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When Larger Firms Walk Away From Partnerships With Smaller Ones: How Bad Is The Damage?

When Larger Firms Walk Away From Partnerships With Smaller Ones: How Bad Is The Damage?

Advaxis, Inc. (NASDAQ: ADXS) shares tumbled earlier this month on the heels of the termination of a licensing deal with Amgen, Inc. (NASDAQ: AMGN).

The licensing deal, initially signed in August 2016, pertains to the development and commercialization of Advaxis' ADXS-NEO program, a preclinical immunotherapy that activates a patient's immune system to respond against unique mutations or neoepitopes contained in and identified from an individual patient's tumor.

Advaxis' pipeline has five investigational immunotherapies targeting a range of cancer types.

The company faced another setback earlier this year when the FDA halted a combo study of its filolisbac and AstraZeneca plc (NYSE: AZN)‘s Imfinzi in patients with advanced, recurrent or refractory human papillomavirus, which is associated with cervical and head and neck cancer. The clinical hold was subsequently lifted.

Applied Genetic Falls On Terminated Deal

Applied Genetic Technologies Corp (NASDAQ: AGTC) announced after the close Dec. 12 the termination of its collaboration agreement with Biogen Inc (NASDAQ: BIIB), effective March 8. The news means that Applied Genetic regains full rights to the X-linked retinoschisis and X-linked retinitis pigmentosa programs and three other partnered discovery programs.

Applied Genetic slumped 47 percent Dec. 13 and has been in the red ever since.

Ironwood Makes Good On August Losses

Earlier this year, Ironwood Pharmaceuticals, Inc. (NASDAQ: IRWD) announced the termination of a licensing deal with AstraZeneca. Following an evaluation of its franchise, Ironwood said it ended the U.S. licensing deal for lesinurad, used to treat gout either as a monotherapy or in combination with allopurinol.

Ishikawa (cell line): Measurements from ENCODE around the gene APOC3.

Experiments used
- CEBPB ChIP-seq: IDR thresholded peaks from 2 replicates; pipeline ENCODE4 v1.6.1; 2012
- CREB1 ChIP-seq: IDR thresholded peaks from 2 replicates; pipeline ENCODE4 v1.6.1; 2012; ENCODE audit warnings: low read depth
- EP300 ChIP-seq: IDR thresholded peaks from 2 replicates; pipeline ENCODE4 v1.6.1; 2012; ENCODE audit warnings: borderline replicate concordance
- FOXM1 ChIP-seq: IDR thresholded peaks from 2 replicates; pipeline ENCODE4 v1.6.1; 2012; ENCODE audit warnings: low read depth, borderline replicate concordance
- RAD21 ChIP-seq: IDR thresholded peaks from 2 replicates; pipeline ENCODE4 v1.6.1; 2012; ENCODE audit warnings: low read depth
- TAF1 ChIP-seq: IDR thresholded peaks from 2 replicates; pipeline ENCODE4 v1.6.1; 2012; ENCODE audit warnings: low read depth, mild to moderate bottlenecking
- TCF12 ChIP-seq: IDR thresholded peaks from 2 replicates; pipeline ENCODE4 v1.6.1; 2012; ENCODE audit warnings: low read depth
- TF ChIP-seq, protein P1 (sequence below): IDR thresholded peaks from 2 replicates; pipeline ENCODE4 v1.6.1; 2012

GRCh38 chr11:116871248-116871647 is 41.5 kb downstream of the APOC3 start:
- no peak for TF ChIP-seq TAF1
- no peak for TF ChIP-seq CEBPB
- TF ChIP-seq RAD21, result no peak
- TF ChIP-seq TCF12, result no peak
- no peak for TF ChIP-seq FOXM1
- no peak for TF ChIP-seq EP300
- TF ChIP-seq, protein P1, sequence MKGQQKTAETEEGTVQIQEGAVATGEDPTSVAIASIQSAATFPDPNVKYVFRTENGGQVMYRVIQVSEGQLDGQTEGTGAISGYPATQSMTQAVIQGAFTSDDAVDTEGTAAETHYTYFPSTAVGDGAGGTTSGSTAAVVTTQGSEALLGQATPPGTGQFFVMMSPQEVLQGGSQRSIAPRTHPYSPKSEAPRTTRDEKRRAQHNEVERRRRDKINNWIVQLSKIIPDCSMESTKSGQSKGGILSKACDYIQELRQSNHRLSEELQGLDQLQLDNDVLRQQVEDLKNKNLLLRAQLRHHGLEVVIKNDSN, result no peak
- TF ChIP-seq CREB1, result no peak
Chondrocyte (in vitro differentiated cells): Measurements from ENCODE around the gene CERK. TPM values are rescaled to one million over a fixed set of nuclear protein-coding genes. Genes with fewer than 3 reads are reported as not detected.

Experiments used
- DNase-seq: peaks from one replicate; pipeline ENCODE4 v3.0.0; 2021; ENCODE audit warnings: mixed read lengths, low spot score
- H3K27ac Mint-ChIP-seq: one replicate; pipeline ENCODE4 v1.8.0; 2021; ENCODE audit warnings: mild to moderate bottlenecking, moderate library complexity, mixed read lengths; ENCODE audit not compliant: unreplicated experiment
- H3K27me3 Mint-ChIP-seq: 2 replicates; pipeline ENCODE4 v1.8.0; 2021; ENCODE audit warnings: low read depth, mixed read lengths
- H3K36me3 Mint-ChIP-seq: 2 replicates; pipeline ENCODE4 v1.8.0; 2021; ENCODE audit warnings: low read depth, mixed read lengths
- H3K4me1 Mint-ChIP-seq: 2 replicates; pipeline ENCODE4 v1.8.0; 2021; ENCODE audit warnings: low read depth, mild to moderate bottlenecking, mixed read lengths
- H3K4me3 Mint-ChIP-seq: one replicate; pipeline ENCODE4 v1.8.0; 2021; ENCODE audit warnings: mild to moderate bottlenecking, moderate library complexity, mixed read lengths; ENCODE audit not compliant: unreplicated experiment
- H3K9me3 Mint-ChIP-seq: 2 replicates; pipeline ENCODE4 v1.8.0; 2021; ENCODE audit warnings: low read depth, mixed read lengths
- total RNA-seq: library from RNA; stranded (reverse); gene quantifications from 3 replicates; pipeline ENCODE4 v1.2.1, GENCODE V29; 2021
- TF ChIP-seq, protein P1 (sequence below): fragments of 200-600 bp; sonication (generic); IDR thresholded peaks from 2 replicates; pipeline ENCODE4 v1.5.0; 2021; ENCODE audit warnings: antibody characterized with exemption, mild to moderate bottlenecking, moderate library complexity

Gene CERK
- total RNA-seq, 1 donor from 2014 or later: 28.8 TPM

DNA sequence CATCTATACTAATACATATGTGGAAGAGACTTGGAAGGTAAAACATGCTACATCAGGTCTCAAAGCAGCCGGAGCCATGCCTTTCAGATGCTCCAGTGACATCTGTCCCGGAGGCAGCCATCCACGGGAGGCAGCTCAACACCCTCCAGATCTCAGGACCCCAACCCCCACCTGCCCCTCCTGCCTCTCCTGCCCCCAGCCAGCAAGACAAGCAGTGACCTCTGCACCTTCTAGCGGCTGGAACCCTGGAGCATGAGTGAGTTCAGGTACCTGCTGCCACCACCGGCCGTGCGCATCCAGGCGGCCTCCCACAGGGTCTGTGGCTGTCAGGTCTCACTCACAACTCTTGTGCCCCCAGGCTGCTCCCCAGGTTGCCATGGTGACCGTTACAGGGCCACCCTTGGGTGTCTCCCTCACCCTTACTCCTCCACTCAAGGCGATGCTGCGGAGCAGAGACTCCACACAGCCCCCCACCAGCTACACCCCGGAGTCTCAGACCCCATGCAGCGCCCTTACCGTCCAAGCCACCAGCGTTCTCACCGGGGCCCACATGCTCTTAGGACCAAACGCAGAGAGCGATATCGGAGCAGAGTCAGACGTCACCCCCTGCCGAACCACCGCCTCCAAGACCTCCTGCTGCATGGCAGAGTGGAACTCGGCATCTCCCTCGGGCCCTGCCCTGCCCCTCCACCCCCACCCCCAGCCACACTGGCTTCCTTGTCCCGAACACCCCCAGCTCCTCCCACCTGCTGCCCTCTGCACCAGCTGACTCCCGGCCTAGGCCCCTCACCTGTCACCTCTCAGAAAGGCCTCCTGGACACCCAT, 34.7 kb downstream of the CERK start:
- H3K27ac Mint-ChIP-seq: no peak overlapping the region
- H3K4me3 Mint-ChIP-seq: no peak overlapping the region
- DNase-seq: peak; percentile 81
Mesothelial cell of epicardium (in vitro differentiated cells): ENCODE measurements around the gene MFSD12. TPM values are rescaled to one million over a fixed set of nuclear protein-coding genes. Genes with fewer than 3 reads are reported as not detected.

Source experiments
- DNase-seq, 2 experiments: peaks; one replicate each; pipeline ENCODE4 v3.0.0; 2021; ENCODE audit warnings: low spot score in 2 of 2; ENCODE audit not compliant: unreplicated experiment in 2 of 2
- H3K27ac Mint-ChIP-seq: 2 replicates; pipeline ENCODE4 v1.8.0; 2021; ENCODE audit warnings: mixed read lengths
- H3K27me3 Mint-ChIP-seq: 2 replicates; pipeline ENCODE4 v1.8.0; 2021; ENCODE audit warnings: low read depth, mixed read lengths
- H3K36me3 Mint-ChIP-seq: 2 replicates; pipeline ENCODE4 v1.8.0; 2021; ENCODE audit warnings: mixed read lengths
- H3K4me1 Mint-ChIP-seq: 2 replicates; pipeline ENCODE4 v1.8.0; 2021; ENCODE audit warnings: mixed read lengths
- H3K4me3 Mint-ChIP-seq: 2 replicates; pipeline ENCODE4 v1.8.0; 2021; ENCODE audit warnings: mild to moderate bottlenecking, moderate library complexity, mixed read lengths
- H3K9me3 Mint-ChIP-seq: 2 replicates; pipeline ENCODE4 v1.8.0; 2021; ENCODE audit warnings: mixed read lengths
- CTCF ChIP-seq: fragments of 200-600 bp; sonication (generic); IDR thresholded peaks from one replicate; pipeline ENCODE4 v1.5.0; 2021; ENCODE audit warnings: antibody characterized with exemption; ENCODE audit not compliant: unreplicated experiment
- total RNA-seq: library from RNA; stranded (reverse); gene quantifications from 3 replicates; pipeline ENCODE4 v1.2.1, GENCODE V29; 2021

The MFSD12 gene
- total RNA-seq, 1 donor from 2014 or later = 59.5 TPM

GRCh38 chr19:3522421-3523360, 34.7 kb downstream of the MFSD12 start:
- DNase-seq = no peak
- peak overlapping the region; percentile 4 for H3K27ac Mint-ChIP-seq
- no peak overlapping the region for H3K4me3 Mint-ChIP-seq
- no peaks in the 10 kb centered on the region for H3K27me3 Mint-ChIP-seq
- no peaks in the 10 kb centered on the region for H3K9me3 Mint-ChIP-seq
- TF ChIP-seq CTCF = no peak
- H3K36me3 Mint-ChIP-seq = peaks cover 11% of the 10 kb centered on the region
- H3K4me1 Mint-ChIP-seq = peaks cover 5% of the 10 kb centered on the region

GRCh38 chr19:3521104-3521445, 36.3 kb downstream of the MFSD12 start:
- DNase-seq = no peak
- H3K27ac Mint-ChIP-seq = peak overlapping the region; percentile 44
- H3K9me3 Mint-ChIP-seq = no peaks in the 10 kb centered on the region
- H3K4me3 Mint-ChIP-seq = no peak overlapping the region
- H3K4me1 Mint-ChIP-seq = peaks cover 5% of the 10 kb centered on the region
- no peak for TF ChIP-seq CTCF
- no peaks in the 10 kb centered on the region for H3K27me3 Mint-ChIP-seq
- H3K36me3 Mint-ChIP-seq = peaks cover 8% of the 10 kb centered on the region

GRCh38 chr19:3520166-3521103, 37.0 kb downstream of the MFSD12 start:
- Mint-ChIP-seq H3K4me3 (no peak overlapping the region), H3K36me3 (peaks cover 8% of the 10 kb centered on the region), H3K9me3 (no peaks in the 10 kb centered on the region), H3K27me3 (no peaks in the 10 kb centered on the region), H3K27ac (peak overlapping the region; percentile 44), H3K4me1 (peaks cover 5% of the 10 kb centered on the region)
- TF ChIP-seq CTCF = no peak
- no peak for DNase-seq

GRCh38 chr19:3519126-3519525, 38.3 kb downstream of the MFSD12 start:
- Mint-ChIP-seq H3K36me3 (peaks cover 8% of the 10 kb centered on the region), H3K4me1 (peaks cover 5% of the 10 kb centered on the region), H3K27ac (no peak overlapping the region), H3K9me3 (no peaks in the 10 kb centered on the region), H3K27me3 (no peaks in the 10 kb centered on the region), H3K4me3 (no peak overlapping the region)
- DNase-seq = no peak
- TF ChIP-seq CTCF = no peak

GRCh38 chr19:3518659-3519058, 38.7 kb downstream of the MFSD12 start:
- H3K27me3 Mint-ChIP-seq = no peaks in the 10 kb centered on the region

The stock fell over 4 percent Aug. 6, the day of the announcement; it reclaimed its pre-announcement levels by the end of the month.

The stock has not escaped the broader market sell-off seen since October and is now down by about 50 percent from its early October highs.

The Straw That Broke Oncomed's Back

Oncomed Pharmaceuticals Inc (NASDAQ: OMED) announced ahead of the market open Sept. 20 that it had been notified by Celgene Corporation (NASDAQ: CELG) of the termination of a licensing deal for the former's bispecific antibody navicixizumab.

The drug is an early stage candidate being evaluated in combination with paclitaxel for treating platinum-resistant, late-stage ovarian cancer.

Oncomed fell over 14 percent Sept. 20, and was on a downtrend over the next seven sessions before staging a modest rebound — only to head lower again along with the broader market in October.

In December, Oncomed announced a reverse merger with U.K.-based Mereo BioPharma.

A breakup is always heartbreaking, and the corporate equivalent is no less painful. The damage is more pronounced when the tie involves a bigger company and a smaller partner. 

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